The Student News Site of Tarrant County College

The Collegian

The Student News Site of Tarrant County College

The Collegian

The Student News Site of Tarrant County College

The Collegian

Mahon TR Common Reader Book Discussion

At around lunchtime Oct. 5, TR students and faculty members met to discuss the campus common reader, Hamlet’s Blackberry.

Introduced to campus by TR Campus president, Tahita Fulkerson, the book questions today’s connectivity with devices and technology. William Powers, the author, compares today’s societies to historic cultures, illustrating that ancient civilizations have had the same problems with technology. Powers also discusses finding balance between the positive and negative effects of technology and individual reliance on electronics and also urges readers to disconnect from these gadgets with suggestions and ideas.

There were seven panelists. Justin Brumit, TR English associate professor, led the discussion and started with a video from YouTube.

“Try not to laugh because if you do, you’ll feel very guilty,” he said.

The video was a security camera capturing a woman walking out of large department store in a mall. She was so enthralled with her texting that she fell into a fountain, shopping bags, phone and all. At the end of the video the woman was nearly in tears talking to a news reporter, explaining that she didn’t know her friends from church would be calling her saying a video was up of the incident on YouTube just hours after the incident.

“I saw the comments that were left and saw how they laughed, and I didn’t think it was funny,” she said.

Brumit said he used this video to start because he wanted the audience to understand two things: as a society we can be so connected that we don’t notice what’s around us and so connected that there is no room for discovery anymore.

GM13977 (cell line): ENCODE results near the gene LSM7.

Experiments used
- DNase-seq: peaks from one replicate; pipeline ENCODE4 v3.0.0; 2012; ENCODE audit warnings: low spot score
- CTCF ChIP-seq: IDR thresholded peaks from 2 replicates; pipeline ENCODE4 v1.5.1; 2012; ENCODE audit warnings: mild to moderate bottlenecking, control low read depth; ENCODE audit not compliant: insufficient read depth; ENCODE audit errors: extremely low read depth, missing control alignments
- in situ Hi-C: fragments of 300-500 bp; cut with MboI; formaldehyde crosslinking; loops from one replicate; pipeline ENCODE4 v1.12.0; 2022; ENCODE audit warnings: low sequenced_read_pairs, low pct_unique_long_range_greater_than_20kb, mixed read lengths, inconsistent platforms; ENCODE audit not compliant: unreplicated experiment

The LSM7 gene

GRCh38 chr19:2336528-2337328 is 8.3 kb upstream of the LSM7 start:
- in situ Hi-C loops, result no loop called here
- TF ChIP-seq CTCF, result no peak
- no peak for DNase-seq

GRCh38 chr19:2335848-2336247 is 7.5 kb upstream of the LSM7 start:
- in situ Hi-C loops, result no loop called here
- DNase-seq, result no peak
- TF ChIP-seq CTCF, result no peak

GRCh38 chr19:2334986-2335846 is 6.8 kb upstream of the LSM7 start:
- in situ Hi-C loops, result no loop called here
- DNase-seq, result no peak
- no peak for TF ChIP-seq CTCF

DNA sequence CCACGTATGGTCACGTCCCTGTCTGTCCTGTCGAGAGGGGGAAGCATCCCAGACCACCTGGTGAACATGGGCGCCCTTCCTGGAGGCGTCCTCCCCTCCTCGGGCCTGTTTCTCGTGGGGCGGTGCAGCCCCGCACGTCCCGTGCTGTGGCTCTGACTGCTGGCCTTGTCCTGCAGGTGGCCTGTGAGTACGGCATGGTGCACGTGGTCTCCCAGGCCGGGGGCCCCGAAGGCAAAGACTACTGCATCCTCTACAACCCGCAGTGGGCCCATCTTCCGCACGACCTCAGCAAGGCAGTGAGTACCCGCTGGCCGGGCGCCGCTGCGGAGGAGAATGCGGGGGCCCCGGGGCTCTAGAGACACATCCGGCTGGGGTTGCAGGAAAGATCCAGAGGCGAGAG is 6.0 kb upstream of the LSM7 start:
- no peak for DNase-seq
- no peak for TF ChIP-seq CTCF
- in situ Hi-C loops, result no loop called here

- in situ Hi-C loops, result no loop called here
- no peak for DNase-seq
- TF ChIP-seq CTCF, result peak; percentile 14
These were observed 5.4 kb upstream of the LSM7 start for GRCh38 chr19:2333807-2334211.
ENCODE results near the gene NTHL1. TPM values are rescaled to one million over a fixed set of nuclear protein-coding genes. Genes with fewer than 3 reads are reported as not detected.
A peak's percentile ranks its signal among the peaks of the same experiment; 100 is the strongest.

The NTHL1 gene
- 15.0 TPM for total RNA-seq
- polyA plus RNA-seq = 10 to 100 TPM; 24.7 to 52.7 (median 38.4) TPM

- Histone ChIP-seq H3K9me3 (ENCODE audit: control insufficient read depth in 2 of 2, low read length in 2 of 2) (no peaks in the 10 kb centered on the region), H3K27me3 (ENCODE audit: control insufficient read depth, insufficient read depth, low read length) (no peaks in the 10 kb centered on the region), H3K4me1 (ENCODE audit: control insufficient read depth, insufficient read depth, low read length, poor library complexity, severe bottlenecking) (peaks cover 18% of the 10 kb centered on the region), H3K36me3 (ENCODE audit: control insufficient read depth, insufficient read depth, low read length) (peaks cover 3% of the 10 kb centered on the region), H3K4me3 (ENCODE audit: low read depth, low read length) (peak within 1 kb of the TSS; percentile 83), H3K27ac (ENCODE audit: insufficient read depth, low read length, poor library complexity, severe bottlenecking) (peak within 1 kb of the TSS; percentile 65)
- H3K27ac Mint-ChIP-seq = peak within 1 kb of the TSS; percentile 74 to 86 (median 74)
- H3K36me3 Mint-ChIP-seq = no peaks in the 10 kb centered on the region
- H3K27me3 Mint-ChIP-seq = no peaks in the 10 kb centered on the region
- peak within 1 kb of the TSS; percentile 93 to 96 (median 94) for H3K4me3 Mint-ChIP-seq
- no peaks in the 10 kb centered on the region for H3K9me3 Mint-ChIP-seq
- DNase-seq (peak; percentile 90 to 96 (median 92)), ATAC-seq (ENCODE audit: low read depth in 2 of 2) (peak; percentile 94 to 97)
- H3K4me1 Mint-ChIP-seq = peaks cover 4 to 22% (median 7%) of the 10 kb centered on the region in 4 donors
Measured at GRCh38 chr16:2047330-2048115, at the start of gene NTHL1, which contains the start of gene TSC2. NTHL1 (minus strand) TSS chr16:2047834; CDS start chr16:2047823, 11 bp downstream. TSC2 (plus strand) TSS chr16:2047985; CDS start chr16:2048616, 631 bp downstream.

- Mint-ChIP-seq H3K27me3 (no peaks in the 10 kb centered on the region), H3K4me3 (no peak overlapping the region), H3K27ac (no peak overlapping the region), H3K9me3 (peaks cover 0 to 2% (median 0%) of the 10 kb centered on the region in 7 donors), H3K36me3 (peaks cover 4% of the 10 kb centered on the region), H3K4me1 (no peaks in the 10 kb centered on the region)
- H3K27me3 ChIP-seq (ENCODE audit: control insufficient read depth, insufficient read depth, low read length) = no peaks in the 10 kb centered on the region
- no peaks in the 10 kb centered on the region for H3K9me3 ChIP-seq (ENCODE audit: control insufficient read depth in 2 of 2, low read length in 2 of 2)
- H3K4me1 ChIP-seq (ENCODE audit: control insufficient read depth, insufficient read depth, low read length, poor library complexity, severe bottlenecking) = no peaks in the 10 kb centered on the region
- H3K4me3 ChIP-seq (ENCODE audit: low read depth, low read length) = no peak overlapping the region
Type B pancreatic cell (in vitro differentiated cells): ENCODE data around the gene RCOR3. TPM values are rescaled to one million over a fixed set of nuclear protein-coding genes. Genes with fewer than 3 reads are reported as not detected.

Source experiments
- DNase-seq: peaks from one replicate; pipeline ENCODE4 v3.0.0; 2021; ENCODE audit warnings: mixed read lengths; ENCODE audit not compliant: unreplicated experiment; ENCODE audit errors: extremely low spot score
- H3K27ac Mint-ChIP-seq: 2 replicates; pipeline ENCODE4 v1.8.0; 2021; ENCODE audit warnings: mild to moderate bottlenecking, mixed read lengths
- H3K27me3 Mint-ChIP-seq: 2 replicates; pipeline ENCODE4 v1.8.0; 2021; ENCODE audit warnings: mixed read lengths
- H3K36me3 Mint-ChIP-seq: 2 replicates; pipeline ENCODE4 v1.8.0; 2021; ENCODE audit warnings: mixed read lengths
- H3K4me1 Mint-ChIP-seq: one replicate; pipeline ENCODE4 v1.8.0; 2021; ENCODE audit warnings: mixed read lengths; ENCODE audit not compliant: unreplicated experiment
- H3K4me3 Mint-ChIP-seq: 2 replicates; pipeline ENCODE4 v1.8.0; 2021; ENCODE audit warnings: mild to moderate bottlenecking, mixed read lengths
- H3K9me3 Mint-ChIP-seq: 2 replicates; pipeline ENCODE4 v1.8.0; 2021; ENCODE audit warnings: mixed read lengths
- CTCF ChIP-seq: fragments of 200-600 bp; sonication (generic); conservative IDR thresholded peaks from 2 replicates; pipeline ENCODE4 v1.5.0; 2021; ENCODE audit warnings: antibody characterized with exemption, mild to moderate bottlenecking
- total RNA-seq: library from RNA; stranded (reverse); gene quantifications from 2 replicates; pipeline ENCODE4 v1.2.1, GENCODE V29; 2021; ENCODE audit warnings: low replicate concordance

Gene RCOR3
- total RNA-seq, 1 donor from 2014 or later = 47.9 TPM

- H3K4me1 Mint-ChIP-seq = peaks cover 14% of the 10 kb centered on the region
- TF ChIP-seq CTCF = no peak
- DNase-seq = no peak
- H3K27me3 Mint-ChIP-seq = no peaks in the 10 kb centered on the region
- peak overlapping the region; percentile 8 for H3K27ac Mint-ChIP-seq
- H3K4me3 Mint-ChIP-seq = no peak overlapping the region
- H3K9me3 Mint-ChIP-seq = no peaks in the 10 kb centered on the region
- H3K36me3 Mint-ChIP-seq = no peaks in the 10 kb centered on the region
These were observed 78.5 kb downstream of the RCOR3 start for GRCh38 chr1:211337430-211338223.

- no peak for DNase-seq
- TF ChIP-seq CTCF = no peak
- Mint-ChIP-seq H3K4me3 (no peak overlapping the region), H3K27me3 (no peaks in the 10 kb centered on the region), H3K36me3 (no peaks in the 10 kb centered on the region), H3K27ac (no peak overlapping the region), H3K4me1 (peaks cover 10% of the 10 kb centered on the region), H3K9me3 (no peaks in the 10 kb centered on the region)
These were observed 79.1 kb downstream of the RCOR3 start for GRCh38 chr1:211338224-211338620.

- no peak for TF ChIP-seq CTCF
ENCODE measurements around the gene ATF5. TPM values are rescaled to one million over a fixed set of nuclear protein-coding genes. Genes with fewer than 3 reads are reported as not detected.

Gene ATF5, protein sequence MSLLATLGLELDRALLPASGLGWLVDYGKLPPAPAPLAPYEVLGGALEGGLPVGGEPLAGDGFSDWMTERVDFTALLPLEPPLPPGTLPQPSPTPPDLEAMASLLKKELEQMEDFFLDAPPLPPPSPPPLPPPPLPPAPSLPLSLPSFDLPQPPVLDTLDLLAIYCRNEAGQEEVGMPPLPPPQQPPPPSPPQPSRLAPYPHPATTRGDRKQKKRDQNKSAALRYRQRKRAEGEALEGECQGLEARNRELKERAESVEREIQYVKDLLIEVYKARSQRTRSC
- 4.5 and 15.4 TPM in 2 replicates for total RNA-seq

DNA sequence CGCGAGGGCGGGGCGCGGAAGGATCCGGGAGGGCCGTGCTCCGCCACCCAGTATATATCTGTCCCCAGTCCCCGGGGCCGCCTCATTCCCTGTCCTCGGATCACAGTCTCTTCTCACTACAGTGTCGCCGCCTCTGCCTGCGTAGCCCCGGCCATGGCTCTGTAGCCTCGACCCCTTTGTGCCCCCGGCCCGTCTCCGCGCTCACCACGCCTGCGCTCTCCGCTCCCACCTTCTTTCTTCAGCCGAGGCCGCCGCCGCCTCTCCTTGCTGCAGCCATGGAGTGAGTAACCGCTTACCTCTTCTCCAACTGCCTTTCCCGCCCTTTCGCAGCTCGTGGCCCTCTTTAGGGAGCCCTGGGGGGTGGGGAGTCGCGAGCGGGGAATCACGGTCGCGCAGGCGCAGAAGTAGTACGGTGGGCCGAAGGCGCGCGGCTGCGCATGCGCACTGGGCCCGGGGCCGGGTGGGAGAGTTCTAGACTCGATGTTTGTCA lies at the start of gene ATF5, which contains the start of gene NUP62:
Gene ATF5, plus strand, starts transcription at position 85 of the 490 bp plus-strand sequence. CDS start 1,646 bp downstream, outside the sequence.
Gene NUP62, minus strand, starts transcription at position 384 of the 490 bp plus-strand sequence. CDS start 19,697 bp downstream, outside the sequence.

Panelist Bryan Stewart, TR vice president of academic affairs who said he loves his iPad and iPhone, said the book’s first 70 pages help readers evaluate their involvement with technology gadgets.

“I would not give myself a very good grade,” he said.

Recently, when TCC’s system went down for 14 hours Stewart was relieved to not be in correspondence with work for a bit. But when he re-connected, he had 146 emails.

“That’s the down side of being off,” Stewart said. “It’s tough when you have people whom you connect with and depend on you to get back to them.”

The panelists agreed that when they are forced to disconnect, they feel lost, but after the initial loss they begin to enjoy their freedom.

Alex Potemkin, TR librarian, said he has neither a television set nor a texting service on his cell phone.

“My only interaction with the outside world is high-speed internet, which I do stay connected to but … I don’t have to be. I do try to disconnect with technology as often as I can,” he said.

TR English professor, Jim Schrantz, loves “anything that beeps” at him. He doesn’t believe we can be too connected, but thinks there’s a line that people can cross, and he has found a way to prioritize his connections so that he’s not overloading.

One film student described the dynamics of living with her mother-in-law, who’s nearing 70.

“My whole life is technology essentially,” she said. “I do everything literally on my tablet, on my computer, on my iPhone, to the point where I don’t even watch the news like I used to. The other day [my mother-in-law] said ‘You know, Amber, you don’t do anything but sit on those devices. You’re not living anymore.’ And then I thought: when was the last time I picked up a real book?”

Individuals in society gravitate toward people with similar ideas creating their own “consensual reality,” said Potemkin. This reality keeps those in it relatable to each other but there’s never challenge to insight.

TR business instructor, Maricia Johns, pointed out that nowadays people want to speak to another person only when they’re upset.

“We don’t want computers when we’re complaining,” she said. “We want to press zero so we can speak to someone.”

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